A Roadmap for Species Conservation within GBF

The Kunming-Montreal Global Biodiversity Framework (GBF) was adopted at the fifteenth meeting of the Conference of the Parties (COP 15) to the Convention on Biological Diversity in December 2022 after a four-year process of consultation and negotiations.

The Global Species Action Plan (GSAP) has been developed to support implementation of the GBF by setting out the key strategic interventions and actions required to achieve successful outcomes for the conservation and sustainable use of species for each of the GBF Target.

Reducing threats to biodiversity

Meeting people’s needs through sustainable use and benefit-sharing

Tools and solutions for implementation and mainstreaming

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Target 19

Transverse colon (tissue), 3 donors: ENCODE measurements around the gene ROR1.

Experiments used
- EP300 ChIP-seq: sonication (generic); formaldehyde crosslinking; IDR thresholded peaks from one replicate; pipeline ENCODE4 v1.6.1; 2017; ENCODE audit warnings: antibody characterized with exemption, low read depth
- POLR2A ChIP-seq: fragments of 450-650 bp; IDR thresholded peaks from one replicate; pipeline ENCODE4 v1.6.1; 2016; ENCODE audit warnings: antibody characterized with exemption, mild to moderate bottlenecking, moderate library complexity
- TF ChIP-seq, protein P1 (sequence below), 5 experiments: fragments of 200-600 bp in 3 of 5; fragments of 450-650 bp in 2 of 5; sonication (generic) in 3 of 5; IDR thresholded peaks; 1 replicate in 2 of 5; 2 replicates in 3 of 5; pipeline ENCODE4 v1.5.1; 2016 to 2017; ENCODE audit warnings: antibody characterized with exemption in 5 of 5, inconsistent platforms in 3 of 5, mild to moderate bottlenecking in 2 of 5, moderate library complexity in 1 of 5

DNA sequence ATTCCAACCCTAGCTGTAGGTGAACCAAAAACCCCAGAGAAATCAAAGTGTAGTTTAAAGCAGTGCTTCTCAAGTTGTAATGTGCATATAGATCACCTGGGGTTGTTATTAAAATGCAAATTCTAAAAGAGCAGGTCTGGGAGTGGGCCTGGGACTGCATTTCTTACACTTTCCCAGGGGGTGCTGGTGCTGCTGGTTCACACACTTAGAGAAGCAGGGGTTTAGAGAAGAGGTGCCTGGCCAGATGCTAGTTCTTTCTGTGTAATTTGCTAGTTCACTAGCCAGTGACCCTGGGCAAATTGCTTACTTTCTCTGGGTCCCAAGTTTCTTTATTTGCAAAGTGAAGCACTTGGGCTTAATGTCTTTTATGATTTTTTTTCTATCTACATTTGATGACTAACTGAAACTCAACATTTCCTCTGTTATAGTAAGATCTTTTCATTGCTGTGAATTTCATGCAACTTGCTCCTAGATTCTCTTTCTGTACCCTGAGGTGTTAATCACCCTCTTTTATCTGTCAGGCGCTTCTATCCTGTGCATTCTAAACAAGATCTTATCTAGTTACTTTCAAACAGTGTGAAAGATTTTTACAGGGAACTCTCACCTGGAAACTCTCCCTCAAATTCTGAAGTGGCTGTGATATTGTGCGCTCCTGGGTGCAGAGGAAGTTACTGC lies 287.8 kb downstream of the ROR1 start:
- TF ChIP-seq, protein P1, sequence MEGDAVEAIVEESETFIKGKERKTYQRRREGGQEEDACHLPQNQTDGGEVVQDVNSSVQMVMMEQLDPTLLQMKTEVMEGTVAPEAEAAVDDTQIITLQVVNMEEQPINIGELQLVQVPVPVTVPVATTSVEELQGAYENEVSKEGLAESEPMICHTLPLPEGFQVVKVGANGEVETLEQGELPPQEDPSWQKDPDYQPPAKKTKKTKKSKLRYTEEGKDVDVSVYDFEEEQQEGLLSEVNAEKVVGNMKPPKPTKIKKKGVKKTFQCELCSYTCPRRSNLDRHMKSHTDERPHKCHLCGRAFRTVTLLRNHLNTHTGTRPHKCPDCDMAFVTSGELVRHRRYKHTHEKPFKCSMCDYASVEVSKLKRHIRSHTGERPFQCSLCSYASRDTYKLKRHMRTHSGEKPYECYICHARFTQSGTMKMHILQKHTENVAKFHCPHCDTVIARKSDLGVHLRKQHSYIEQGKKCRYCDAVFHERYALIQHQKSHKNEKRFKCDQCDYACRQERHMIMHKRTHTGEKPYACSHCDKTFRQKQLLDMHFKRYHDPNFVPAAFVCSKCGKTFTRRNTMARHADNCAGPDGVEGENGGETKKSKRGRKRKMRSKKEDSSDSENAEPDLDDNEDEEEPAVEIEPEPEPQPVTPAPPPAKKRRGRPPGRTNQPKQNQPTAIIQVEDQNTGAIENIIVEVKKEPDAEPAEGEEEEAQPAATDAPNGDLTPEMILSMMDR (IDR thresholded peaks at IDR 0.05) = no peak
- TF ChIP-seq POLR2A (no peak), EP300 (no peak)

Substantially and progressively increase the level of financial resources from all sources, in an effective, timely and easily accessible manner, including domestic, international, public and private resources, in accordance with Article 20 of the Convention, to implement national biodiversity strategies and action plans, by 2030 mobilizing at least 200 billion United States dollars per year, including by: (a) Increasing total biodiversity related international financial resources from developed countries, including official development assistance, and from countries that voluntarily assume obligations of developed country Parties, to developing countries, in particular the least developed countries and small island developing States, as well as countries with economies in transition, to at least US$ 20 billion per year by 2025, and to at least US$ 30 billion per year by 2030; (b) Significantly increasing domestic resource mobilization, facilitated by the preparation and implementation of national biodiversity finance plans or similar instruments according to national needs, priorities and circumstances; (c) Leveraging private finance, promoting blended finance, implementing strategies for raising new and additional resources, and encouraging the private sector to invest in biodiversity, including through impact funds and other instruments; (d) Stimulating innovative schemes such as payment for ecosystem services, green bonds, biodiversity offsets and credits, benefit-sharing mechanisms, with environmental and social safeguards; (e) Optimizing co-benefits and synergies of finance targeting the biodiversity and climate crises; (f) Enhancing the role of collective actions, including by indigenous peoples and local communities, Mother Earth centric actions2 and non-market- based approaches including community based natural resource management and civil society cooperation and solidarity aimed at the conservation of biodiversity; (g) Enhancing the effectiveness, efficiency and transparency of resource provision and use.